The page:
Oh, the sacrifices we make for this hobby of ours! My curse and blessing is a second-floor listening room I call the Music Vault, where I do the listening for all of the reviews you’ve read in my column, “The World’s Best Audio System.” Equipment doesn’t just magically appear there, though I wish it did.
We all know that, generally, the better the audio component, the heavier it is. The problem of moving heavy gear into the Music Vault is compounded by the stairwell leading up into the room, which includes a small landing with a 90° left-hand turn -- and maneuvering really heavy gear up the stairs and around the bend is an absolute nightmare. Let’s see . . . I’ve hauled Wilson Audio Specialties X-2 Alexandria speakers (600 pounds each) and a WATCH Dog (almost 300 pounds), JL Audio’s Gotham g213 (almost 400 pounds), and Rockport’s Altairs (515 pounds each) and their modular but even more mammoth Arrakis (900 pounds each). And there have been many small-fry products, like the EgglestonWorks Andra (215 pounds) and the PBN Audio Montana Sammy (250 pounds) -- around here, we don’t consider anything “heavy” until it tops 300 pounds. For anything over 500 pounds, we hire outside help.
But, as Harry Callahan once said, “A man’s got to know his limitations.” When I decided on the speaker for TWBAS 2012, it became obvious to me that something had to change. I can’t yet tell you that speaker’s name, but I can say that it’s a one-piece model, it’s extremely heavy, and it’s taller than the Rockport Technologies Altair. To get a pair of them up into the Vault, I had to figure out something new.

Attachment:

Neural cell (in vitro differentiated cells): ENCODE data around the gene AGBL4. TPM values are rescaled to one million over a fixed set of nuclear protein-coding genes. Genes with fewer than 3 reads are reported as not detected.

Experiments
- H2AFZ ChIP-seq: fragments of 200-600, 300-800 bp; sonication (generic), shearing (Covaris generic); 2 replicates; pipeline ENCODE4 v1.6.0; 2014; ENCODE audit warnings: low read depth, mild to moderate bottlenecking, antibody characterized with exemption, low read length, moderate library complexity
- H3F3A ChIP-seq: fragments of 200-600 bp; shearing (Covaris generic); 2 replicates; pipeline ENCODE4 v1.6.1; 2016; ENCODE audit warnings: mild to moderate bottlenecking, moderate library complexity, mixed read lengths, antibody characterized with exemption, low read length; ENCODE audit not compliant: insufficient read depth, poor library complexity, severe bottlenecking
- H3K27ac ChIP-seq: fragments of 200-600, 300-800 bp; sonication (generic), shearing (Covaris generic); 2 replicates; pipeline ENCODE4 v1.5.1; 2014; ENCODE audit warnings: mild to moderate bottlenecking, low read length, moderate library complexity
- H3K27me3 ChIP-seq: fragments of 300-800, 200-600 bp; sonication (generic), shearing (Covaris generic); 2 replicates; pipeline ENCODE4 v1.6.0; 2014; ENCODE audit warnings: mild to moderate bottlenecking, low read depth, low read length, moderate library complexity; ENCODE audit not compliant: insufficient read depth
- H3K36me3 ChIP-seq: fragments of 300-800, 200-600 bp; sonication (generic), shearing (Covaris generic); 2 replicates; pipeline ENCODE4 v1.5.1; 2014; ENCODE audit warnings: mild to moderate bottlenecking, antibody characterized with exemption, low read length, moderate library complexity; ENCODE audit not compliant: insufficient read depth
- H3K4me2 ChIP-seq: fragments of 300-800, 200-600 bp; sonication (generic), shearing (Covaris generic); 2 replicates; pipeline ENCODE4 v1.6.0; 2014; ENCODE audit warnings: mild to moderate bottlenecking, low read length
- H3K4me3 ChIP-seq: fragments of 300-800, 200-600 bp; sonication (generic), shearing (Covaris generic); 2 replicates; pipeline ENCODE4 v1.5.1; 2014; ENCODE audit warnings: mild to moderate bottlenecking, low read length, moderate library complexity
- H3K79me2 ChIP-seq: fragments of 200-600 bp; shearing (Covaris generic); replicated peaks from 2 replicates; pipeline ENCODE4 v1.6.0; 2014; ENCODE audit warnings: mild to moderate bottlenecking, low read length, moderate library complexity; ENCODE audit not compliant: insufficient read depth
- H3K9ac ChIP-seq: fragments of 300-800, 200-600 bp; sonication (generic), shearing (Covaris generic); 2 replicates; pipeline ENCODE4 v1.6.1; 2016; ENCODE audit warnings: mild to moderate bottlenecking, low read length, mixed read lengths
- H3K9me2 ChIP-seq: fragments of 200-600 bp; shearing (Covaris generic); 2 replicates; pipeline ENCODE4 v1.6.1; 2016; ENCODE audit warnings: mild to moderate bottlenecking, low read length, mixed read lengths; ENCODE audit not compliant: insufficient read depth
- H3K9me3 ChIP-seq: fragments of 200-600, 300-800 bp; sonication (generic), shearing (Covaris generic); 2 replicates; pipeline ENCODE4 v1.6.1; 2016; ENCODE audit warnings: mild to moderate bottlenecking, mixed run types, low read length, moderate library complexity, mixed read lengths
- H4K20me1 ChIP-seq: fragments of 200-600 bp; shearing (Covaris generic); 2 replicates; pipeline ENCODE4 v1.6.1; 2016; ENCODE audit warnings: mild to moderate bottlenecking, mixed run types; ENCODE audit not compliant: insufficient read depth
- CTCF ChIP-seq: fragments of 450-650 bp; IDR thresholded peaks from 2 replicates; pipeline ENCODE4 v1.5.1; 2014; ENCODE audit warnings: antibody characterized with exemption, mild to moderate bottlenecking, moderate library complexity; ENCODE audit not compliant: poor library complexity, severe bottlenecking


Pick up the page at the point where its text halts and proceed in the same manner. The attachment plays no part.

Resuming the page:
Luckily, I have a very handy neighbor, Tom Dugan, an engineer who worked for IBM and is now a general contractor in the construction business. I described my dilemma to Tom, gave him a rough idea of a solution I’d come up with, and he figured out the details. Actually, it was Tom who made my idea feasible at all, coming up with some clever solutions to an unusual problem.
In a nutshell, heavy equipment can now be moved into the Music Vault not up the stairs and around the bend, but through the floor, lifted by a forklift, to be staged in my garage. Here’s a photo tour of the work, as completed over two weekends:
Demolition begins . . .
The rough opening
The opening will be made in two sections. This is the small one.
Lowering the large section -- note the 6” spacing of the floor joists.
The removal complete, the steel receptacles are installed.
Hoping the new steel-reinforced floor panel will fit . . .
The square steel tubing, lining up perfectly with the receptacles. These tubes bear the load.
The smaller section of the floor panel, which accommodates the forklift carriage, will drop into place beside the main panel.
What’s left to do?
The carpet has to be repaired and the room made cosmetically whole again. I’ll need access to the steel receptacles so that when the panel is raised by the forklift, the steel tubing can be removed and the panel lowered into the garage. The load will then be moved onto the panel, the panel raised into the room, the steel tubing replaced, and the load removed. Sounds simple, eh?
TWBAS 2012 is coming, and I plan to be ready. Bring it.
. . . Jeff Fritz
Note: Special thanks to Tom Dugan, who expertly engineered and completed the work on this project, as well as to Martin Wazielewski and Ron Antonucci for their hard work and skill in seeing it through.